Duane Locke


Threw away his guitar,
Recited a poem by Jules Laforgue and disappeared.

I wondered where she is and what was she doing at this hour,
Clipping with a clipper whose handles are wrapped in blue silk
The decayed leaves off a white orchid,
Or she is floating like Orphelia in a stiff, green dress
Down the Hillsborough River,
Or she might be pouring brandy into a pan to cook
Filet Mignon, Piedmont style.

It is midnight, perhaps, she is asleep with the man
That has Bengal tigers tattooed on each shoulder,
The fat man who was baptized last week by being
Dipped under in the river that flows by her house.

If I were an Egyptian poet about 3000 BC,
I might say:
Since she is away
The night tonight is an inverted ebony bowl
That has no flaws
To mar it blackness.
There are no stars,
No streaks of comets,
Or falling, burning meteors, tonight.
Sometimes, I think the black bowl quivers a little,
But I cannot be sure
The overhead is so dark
I cannot tell what it is doing.

I cannot tell what the sky is doing, and what she is doing,
I cannot even tell what I am doing.

I think of my misdirected life, I once went to Palestrina, Italy,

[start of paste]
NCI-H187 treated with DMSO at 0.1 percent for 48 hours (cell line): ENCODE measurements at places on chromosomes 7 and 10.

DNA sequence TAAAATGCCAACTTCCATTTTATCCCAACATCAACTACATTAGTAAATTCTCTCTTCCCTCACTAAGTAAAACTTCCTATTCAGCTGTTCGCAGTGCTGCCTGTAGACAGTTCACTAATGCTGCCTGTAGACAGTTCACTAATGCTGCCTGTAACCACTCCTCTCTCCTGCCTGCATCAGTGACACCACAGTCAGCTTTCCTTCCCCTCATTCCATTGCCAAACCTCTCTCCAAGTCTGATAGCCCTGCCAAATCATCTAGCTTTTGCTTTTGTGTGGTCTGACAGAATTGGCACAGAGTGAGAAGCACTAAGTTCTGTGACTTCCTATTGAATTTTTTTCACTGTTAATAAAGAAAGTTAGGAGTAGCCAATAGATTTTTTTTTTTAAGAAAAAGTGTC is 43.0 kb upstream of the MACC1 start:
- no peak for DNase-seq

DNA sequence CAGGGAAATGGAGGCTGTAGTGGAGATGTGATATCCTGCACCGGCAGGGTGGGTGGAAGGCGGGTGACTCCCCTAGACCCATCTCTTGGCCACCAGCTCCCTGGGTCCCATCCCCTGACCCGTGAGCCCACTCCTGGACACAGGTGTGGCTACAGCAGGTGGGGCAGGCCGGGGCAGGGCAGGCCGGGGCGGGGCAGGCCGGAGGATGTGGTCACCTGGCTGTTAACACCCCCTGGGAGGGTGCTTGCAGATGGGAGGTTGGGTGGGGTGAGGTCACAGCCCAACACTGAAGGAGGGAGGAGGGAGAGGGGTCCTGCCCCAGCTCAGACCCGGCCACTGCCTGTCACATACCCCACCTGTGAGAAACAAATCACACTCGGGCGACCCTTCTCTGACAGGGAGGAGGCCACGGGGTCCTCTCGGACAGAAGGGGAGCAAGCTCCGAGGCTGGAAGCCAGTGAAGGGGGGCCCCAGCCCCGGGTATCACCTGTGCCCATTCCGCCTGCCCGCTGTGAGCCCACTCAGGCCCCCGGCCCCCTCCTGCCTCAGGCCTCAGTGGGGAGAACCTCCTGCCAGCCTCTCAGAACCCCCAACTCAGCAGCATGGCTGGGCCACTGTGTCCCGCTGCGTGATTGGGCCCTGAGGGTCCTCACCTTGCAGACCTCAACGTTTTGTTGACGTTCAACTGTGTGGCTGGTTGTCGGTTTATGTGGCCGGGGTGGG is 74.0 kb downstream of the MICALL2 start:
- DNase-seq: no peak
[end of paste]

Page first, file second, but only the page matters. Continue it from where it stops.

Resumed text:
Looking for the smile of the Gioconda, but only found
A patch of asparagus growing behind a white picket fence,
And a rooster that crowed as it he were singing the St. Louis blues.

I have a difficult time making a decision.
I cannot decide if I want to grow geraniums
Or collect Egyptian scarabs.

I remember when I watched her loosen her white gold hair
I heard a funeral march.


Tonight, I started recalling ancient history
When gods fed on their fathers
After eating their mothers.
Zeus was supposed to end this situation
That if you were divine you would dine on your father.
Zeus substituted ambrosia.

These old gods had cobras crawling on their foreheads,
But I cannot remember when
The gods began to look more like the human beings
That Prometheus is rumored to have created.

Being anti-industrial revolution, I still use an hour glass
To tell the time, but I noticed the sand has run out,
But I could check my sun-dial clock out in the myrrh garden.

I do not need to know the time, because I am not
Going to meet her, or is she coming to see me.

I sit in this chair of one arm, and smell
The odors of the lotus in the next room.

I recall, entranced by the lotus’s perfume,
Old poets who wrote pantoums,
Her white-gold hair whose whispers were silver,
An eagle eating Prometheus’ liver.


I have heard that saints are shining
In the orbit around Orion,
But what else are these saints doing besides shining,

Using their light to guide cargo ships of slaves or opium.
Do these shining saints ever read Hegel.
Or listen to the squeaks of grocery carts in grocery stores.
Or on Halloween give peppermints to children.
Do these shining saints ever fall in love,
Or has their becoming light removed gender.

I don’t think I would like to become a dead saint,
Shine on filth, give transitory splendor,
Join the moon’s light in creating lunatics,
Have my secret life in caves made public.